Recommended for :
- People wanting to start up online magazines.
- Generally anyone who is planning on doing a great deal of writing on a subject.
- Those with a bit of web know-how.
Website : blogger.com
Right off the bat I’m going to say that I used think Blogger was the worst platform to start a site on. I know that seems extreme, but it definitely used to be. I genuinely believed Blogger sites to look very cheap and unprofessional, regardless of who owns them. This apparently has changed (as I’ve found from researching this post) and there are now many good pros from having a Blogger.
Firstly, Blogger is owned by Google (come on Google you could put something nicer than this together before now) which means Google will recognise Blogger as a more important blogging platform than any other out there. This annoys me because I like other platforms more than Blogger and there shouldn’t be this sort of priority, but I suppose they’re allowed to do that since they essentially own the Internet (I love Google really).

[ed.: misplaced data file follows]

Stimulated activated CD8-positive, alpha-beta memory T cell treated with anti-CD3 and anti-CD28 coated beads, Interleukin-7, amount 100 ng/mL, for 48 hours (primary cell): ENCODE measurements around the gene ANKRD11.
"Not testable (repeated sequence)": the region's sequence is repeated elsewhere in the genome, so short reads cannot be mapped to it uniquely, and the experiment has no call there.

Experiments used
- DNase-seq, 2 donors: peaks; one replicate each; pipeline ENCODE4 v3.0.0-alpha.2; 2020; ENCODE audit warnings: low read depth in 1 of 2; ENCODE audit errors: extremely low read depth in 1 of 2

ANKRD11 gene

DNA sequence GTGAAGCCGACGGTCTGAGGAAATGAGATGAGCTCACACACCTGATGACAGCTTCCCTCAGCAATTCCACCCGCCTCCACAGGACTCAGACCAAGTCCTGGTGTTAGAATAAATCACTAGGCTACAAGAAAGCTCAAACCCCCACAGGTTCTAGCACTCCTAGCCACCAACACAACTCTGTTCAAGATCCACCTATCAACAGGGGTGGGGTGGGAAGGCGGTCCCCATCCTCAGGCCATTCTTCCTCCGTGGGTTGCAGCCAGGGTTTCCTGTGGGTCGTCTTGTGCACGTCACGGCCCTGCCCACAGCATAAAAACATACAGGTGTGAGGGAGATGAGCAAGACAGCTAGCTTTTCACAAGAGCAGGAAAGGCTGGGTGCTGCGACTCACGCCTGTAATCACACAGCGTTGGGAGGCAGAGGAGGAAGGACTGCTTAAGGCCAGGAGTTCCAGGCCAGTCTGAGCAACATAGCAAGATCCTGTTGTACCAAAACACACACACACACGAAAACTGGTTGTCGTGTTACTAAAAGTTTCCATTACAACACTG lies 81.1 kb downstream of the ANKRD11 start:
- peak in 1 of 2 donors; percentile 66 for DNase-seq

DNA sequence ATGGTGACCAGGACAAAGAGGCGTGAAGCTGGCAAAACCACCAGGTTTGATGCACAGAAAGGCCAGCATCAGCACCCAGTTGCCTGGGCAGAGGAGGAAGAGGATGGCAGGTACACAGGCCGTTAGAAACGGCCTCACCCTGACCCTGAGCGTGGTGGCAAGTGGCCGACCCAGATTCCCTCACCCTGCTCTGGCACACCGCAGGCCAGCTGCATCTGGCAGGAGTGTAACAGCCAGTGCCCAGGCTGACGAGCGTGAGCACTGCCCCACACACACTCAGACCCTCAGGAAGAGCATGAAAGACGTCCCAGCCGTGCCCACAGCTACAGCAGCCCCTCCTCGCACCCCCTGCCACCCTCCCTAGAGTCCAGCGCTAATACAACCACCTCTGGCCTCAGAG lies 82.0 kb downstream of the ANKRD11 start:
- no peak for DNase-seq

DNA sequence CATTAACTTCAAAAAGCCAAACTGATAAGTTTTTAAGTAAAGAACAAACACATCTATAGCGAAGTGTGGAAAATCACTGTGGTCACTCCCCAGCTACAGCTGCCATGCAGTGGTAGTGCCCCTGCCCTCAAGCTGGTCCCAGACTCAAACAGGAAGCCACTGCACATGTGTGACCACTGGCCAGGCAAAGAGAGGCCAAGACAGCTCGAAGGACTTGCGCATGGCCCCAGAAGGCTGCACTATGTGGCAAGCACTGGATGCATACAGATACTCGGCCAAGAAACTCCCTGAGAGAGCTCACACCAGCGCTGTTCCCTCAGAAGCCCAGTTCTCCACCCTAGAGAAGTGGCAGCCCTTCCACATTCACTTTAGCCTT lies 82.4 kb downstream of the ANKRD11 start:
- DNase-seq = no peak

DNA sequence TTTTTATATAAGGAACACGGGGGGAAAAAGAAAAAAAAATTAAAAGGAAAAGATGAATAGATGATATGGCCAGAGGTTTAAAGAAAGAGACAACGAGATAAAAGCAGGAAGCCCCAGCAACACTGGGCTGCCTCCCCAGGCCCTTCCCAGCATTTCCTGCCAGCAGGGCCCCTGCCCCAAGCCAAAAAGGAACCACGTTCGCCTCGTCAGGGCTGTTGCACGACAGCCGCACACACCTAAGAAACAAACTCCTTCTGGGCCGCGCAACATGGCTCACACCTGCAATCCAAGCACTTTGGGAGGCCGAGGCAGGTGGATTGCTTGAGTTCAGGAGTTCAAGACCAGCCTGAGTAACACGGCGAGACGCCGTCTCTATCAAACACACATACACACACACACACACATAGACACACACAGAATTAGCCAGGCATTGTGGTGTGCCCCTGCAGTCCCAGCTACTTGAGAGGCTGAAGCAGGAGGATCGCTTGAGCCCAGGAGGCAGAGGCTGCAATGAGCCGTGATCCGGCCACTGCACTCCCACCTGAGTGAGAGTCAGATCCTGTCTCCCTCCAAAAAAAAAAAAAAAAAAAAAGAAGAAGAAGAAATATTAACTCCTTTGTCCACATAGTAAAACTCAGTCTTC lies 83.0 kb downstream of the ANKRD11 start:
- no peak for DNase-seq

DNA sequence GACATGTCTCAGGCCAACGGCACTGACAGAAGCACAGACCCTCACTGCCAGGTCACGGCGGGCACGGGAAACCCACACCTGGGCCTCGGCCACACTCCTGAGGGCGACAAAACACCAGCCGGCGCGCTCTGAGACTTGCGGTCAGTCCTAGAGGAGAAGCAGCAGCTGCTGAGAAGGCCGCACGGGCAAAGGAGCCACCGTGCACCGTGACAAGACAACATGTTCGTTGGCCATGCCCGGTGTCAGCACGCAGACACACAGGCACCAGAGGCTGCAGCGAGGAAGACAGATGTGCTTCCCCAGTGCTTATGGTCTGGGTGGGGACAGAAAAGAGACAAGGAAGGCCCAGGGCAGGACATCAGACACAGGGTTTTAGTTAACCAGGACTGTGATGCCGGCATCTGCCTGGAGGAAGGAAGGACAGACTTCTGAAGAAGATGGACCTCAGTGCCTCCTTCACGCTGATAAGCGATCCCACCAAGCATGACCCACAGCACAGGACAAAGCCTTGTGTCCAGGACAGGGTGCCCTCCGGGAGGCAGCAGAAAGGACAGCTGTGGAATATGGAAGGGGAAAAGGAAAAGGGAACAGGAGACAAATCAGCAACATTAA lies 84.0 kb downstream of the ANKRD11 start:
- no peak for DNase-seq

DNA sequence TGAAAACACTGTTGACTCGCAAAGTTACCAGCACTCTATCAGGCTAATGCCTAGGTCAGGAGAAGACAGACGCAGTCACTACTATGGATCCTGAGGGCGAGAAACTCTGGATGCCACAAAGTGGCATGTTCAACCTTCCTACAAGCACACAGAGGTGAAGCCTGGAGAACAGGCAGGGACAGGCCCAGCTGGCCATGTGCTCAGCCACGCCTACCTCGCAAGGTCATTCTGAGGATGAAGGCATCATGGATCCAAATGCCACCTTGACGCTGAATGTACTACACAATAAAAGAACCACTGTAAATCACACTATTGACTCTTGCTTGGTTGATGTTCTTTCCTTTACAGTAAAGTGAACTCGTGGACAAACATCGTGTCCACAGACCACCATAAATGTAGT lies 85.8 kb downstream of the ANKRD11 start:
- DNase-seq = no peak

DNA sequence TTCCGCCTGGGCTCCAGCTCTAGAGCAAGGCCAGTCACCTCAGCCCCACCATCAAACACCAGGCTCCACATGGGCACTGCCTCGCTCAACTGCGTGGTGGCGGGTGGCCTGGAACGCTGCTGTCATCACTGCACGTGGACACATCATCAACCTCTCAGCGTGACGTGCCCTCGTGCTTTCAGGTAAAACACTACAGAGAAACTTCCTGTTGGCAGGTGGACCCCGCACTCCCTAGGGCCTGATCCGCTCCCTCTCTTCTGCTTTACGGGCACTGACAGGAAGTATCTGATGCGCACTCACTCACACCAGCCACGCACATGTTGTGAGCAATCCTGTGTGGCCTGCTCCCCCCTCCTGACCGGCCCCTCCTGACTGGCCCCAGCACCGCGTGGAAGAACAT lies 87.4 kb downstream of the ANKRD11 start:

They’ve also created a much smoother experience than I remember in regards to how it all works behind the scenes. Most notably they’ve created a beautiful dynamic theme (their other themes still look awful) that is highly customisable and looks fantastic in just a couple of minutes. Here’s a screenshot of what I made in about 3 minutes:
I’ve been trying to make my tumblr page look like that for months. It’s weird to say, but I think my time with tumblr may be drawing to a close.